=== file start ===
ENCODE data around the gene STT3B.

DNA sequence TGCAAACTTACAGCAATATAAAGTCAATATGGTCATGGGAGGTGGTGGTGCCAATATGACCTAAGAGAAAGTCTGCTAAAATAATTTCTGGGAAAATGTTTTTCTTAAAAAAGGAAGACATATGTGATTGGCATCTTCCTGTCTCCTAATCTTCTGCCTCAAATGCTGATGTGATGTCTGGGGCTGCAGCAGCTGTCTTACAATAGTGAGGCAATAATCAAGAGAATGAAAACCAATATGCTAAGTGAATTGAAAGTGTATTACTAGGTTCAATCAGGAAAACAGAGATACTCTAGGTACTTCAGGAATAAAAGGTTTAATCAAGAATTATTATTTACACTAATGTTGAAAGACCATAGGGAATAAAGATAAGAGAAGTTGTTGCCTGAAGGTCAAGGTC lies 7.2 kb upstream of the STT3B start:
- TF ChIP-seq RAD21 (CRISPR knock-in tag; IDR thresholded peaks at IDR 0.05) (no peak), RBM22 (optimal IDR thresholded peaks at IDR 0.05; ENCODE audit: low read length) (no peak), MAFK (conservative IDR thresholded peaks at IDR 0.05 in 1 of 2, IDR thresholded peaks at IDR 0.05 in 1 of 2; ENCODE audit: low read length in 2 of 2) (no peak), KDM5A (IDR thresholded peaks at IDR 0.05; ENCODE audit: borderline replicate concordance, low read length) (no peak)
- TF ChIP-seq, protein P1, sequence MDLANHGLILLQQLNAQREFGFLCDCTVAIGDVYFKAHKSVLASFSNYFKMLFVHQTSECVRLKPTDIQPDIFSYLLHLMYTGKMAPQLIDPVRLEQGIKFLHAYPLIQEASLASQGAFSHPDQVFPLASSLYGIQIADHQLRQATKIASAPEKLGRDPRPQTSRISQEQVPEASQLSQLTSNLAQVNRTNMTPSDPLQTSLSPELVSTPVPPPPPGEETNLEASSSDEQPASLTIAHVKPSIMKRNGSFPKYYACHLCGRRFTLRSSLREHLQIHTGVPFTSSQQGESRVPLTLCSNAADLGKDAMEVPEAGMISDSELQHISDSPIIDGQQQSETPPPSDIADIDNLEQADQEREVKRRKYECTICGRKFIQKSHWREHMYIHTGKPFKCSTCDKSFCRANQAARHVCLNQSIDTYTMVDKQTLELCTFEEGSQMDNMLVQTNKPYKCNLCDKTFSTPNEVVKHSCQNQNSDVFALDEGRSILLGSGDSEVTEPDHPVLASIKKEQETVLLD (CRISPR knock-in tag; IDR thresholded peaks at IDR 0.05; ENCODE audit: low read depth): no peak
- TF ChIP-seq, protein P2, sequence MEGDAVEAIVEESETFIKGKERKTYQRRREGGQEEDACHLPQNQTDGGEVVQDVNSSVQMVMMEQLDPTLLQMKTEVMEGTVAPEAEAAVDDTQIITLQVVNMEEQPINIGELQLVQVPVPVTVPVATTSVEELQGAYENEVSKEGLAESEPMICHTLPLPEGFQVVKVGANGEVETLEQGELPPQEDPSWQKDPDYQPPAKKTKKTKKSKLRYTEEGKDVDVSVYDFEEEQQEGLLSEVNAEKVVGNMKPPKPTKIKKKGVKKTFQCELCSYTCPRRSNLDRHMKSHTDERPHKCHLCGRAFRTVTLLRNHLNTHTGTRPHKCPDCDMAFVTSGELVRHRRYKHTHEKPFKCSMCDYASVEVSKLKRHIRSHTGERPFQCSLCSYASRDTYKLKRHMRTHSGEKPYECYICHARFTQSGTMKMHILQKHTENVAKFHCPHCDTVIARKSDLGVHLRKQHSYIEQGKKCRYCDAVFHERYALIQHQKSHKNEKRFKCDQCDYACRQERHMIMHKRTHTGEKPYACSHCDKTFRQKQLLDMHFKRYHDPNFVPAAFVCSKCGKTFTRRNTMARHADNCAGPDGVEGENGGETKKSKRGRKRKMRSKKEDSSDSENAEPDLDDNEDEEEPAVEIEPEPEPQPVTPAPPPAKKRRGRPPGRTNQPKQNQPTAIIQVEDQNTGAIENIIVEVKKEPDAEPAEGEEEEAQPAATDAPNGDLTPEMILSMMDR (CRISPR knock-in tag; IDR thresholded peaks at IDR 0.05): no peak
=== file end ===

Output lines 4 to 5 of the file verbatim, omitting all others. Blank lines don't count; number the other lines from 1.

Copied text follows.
- TF ChIP-seq, protein P1, sequence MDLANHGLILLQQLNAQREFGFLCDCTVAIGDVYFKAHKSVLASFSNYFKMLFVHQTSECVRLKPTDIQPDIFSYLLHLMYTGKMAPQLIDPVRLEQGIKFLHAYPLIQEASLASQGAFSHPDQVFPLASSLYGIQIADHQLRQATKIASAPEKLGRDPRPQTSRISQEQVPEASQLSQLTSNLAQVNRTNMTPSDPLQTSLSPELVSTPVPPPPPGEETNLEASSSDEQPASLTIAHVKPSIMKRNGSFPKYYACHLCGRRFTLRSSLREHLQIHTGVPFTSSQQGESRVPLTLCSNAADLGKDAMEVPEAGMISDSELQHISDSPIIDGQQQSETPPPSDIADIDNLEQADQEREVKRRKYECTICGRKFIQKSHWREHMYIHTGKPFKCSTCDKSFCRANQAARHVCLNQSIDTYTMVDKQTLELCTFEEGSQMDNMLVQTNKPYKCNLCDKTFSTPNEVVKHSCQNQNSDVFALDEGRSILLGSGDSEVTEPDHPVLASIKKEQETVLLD (CRISPR knock-in tag; IDR thresholded peaks at IDR 0.05; ENCODE audit: low read depth): no peak
- TF ChIP-seq, protein P2, sequence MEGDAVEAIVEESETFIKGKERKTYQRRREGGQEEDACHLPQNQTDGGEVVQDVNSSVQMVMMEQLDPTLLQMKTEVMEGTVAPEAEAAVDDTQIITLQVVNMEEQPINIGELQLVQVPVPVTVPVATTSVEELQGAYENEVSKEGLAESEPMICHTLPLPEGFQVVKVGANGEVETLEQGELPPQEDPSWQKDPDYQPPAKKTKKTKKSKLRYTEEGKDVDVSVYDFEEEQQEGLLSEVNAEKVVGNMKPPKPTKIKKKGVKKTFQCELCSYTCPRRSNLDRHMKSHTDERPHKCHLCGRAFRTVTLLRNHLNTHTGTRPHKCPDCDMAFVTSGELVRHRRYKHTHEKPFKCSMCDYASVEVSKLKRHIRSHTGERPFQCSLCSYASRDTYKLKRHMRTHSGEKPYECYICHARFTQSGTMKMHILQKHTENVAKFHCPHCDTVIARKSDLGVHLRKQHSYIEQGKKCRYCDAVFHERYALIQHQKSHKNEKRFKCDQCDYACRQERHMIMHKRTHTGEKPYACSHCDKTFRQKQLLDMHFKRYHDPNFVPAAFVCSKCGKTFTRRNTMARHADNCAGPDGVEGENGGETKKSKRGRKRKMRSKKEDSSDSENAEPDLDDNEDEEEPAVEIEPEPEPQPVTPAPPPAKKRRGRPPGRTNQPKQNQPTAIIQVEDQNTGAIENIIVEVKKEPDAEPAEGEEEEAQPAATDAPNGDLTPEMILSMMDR (CRISPR knock-in tag; IDR thresholded peaks at IDR 0.05): no peak